Fiat-Chrysler’s deal on CO2 with Tesla: is it legal?
On Monday Fiat-Chrysler baffled Europe when an article in the Financial Times revealed that it had made a deal with Tesla to ‘pool’, so the electric cars of the latter will be counted as CO2 credits in the FCA fleet. Goal is to avoid huge EU fines in 2021. The big question is: is it legal?
It would be the same as someone being caught speeding at 150 km per hour on the highway and make a deal with an other, exemplary driver without penalty points, to avoid losing your driver’s license and the huge fine, French newspaper La Tribune writes.
Flaw in EU regulation
Hervé Biard, lawyer specialized in commercial legislation at Cornet Vincent Ségurel, points at a very important clause in the EU regulation about “a certificate of compliance with Community legislation”.
With this clause it is enough for Fiat-Chrysler to import one Tesla on EU territory, without even registering it to be taken into account. In other words, Fiat doesn’t need to build the vehicle, neither it has to commercialize it. Just import it and stock it somewhere will do to make it legal.
Take advantage of best options
FCA not even tries to conceal its intentions to use this ‘flaw’ in European law. “We are going to take best advantage of the options in the legislation to respect standards”, FCA declared to French press agency AFP.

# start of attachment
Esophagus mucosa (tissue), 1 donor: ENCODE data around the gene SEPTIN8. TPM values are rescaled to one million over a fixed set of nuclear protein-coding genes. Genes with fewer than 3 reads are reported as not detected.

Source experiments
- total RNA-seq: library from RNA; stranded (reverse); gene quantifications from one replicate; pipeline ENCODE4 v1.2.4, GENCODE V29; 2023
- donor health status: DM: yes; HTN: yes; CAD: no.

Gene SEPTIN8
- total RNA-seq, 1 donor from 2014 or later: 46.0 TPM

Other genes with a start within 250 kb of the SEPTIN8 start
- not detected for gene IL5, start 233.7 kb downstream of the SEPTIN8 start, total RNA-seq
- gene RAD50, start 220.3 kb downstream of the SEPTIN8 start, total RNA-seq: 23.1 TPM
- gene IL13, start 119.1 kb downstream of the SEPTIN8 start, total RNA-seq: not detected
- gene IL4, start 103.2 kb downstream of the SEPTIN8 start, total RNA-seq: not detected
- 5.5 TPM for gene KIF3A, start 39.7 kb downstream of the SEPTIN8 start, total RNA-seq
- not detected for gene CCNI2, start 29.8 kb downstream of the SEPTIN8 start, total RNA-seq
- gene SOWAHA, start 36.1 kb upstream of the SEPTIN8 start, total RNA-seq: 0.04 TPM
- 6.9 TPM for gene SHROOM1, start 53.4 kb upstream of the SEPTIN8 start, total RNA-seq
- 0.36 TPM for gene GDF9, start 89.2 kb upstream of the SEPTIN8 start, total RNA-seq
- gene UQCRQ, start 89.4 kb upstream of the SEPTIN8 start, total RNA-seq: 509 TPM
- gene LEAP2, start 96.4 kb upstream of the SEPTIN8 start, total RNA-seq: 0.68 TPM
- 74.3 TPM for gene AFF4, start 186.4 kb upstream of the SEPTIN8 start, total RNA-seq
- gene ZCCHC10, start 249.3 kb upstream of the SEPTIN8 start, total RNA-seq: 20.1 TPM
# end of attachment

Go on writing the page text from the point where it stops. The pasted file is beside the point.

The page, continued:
“The EU has allowed that ‘pools’ are formed, even in an informal way without an ownership relationship existing”, Biard remarks. “The Commission even hasn’t the right to inspect the pool agreement, because it’s a relation between parties in a matter of private law and confidential.”
New legislation or investigation
“But on the other hand the Commission could issue new legislation before the current rules apply or it can start an investigation on suspicion of abuse of law”, Biard adds. In other words, if the Commission wants to foil FCA’s plans, it perfectly can.
According to Hervé Biard it’s not unthinkable that FCA and Tesla have a silent, non-official approval by the Commission. There are major economic interest involved and the car industry lobby has undoubtedly put a lot of pressure on Brussels not to bolt the CO2 regulation to much.
The fines Europe foresees from 2021 on, are astronomic. For every gramme of CO2 above the 95 g/km limit a car manufacturer will have to pay a 95 euro fine per vehicle sold. Avoiding these fines has become a priority for all car manufacturers. Some, like PSA have even set up a special task force for it.
Car data provider Jato Dynamics has recently made a projection of what kind of fines car makers would have to pay, if the measure was applied already for their 2018 model range. For Volkswagen, being currently 26,6 g above the 95 g/km limit, that could mean 9 billion euro.
French PSA would have to pay a 5,4 billion euro fine with 23 g above limit. FCA would get an invoice of 3,24 billion euro. But other than FCA, Volkswagen and PSA are about to launch a fleet of electric and hybrid cars.
Tesla’s breakdown assistance
The Italian-American group has invested 9 billion euro in electrification, but the first models won’t arrive before late 2020. But it won’t be enough just to have a number of electric models.
They need to represent a sufficient share of new car sales. At least 5 to 7% as experts say. FCA knows it won’t make it and prefers to pay ‘hundreds of millions of euro’ instead to Tesla to deliver a ‘breakdown service’ in Europe.
To give an example: even the Renault-Nissan-Mitsubishi Alliance, that is on the forefront of electric cars within the classical car manufacturers, would have to pay a 3,6 billion euro fine, according to the Jato calculations based on 2018. But they will likely have no problem to clear the hurdle.